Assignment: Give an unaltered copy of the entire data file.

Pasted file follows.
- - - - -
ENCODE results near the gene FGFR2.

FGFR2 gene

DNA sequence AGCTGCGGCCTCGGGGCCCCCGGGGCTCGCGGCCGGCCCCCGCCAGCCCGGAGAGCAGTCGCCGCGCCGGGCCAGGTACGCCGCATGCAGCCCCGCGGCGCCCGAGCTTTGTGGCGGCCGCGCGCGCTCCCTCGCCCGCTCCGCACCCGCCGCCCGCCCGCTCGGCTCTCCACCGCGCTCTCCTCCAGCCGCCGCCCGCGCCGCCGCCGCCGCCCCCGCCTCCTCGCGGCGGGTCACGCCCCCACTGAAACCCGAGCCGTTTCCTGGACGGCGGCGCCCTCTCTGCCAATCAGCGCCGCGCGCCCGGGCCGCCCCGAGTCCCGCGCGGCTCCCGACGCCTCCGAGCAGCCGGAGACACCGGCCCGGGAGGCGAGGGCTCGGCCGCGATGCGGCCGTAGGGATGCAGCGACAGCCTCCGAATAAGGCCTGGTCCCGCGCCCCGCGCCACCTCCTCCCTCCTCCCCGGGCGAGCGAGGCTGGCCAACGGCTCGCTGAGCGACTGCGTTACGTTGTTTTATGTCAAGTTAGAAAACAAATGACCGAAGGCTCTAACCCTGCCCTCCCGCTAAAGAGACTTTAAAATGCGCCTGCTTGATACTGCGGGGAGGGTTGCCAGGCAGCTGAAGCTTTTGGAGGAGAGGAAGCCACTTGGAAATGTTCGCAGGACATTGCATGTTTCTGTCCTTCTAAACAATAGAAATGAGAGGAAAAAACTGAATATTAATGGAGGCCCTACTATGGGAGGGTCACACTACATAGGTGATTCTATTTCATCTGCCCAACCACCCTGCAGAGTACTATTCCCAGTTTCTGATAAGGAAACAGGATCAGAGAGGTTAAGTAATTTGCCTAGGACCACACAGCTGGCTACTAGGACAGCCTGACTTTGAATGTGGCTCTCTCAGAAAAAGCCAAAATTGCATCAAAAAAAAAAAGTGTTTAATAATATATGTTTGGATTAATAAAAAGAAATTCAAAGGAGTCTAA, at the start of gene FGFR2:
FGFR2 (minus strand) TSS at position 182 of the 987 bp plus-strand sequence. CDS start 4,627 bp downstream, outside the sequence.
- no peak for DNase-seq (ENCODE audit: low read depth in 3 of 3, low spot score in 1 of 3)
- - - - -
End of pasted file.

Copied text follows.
ENCODE results near the gene FGFR2.

FGFR2 gene

DNA sequence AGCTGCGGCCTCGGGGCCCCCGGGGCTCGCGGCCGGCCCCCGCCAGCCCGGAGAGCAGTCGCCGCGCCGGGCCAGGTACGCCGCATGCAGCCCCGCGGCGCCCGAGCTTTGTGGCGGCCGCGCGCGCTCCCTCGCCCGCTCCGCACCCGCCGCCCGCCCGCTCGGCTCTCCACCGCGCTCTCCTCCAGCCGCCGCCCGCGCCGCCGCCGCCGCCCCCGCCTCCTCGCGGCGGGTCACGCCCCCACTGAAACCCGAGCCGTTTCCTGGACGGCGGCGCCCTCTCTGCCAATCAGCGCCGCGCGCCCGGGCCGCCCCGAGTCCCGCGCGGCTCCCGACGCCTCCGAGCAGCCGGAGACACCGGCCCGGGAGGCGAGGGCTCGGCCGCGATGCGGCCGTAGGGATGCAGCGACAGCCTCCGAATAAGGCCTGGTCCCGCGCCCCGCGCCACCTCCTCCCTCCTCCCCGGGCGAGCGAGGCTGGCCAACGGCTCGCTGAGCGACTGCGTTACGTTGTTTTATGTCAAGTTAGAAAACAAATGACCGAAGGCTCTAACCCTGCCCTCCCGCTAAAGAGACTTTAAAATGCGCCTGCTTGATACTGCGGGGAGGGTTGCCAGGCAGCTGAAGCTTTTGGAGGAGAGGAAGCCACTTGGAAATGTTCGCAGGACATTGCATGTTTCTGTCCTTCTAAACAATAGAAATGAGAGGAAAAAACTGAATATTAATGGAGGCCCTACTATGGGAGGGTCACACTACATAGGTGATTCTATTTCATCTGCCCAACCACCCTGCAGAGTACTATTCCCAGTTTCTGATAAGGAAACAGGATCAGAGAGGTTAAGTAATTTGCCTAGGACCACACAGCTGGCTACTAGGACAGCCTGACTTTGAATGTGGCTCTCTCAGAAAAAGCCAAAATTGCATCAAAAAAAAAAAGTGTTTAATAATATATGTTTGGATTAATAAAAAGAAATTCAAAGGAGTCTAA, at the start of gene FGFR2:
FGFR2 (minus strand) TSS at position 182 of the 987 bp plus-strand sequence. CDS start 4,627 bp downstream, outside the sequence.
- no peak for DNase-seq (ENCODE audit: low read depth in 3 of 3, low spot score in 1 of 3)